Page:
Using MRTG to measure bandwidth usage

If you have ever wondered how much of your Internet bandwidth you’re actually using, MRTG — Multi Router Traffic Grapher — is an excellent, free, tool.

I’ve known about MRTG for a while, but I was always stymied by the fact that it relies on SNMP to gather traffic statistics, and as I don’t have access to my upstream router via SNMP, it appeared like the tool would be of no use to me.

The solution was so simple I should have figured it out a long time ago: I just enabled SNMP on my own server, and pointed MRTG at it. Here’s the result:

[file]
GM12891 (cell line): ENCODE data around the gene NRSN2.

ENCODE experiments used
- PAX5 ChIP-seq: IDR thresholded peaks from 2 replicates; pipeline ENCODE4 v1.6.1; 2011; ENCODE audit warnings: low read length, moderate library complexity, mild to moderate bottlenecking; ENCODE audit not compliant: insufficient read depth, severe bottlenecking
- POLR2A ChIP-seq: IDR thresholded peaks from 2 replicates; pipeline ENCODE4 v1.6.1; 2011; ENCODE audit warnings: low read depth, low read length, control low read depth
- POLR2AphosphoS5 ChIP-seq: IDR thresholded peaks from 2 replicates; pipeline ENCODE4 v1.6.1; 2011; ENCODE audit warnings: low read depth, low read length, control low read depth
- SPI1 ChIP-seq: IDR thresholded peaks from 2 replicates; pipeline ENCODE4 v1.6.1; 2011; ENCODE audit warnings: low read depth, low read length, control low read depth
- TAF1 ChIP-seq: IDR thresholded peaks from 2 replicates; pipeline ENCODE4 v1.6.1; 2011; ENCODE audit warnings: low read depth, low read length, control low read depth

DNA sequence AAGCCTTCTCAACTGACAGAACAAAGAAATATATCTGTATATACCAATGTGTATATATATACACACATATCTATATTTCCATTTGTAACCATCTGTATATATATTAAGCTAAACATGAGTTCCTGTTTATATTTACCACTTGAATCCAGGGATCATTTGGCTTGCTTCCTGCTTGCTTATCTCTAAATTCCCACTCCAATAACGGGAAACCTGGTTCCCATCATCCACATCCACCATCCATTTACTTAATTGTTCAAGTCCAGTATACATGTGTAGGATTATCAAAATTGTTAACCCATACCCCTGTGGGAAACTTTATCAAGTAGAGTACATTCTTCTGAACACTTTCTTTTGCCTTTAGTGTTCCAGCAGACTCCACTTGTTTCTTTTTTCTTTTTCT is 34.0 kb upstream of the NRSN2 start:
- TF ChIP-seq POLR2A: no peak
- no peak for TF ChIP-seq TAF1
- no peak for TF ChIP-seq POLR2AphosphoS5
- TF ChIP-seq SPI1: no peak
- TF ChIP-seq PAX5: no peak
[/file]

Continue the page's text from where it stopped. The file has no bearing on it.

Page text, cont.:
MRTG Graph for

Obviously I don’t exactly need a T1 to meet the demands of my server. Note that this graph only includes the traffic to and from my webserver, and not the traffic from other machines on our network.

If you’re running RedHat Linux, RPMs for both SNMP (variously called Net-SNMP and ucd-snmp) and MRTG are available from the RedHat Network.


Net staff's picture
Net staff on October 16, 2003 - 11:52 Permalink

When you use a symetrical E1 Leased Circuit to connect to the Internet, the maximum bandwidth reached for upload is 2 MBps and the maximum for download is 2 MBps.

Can anyone clarify to me that on the E1 (2MBps) Link at any particular time when the bandwidth is full for both upload and download, the maximum combined is 4 MBps.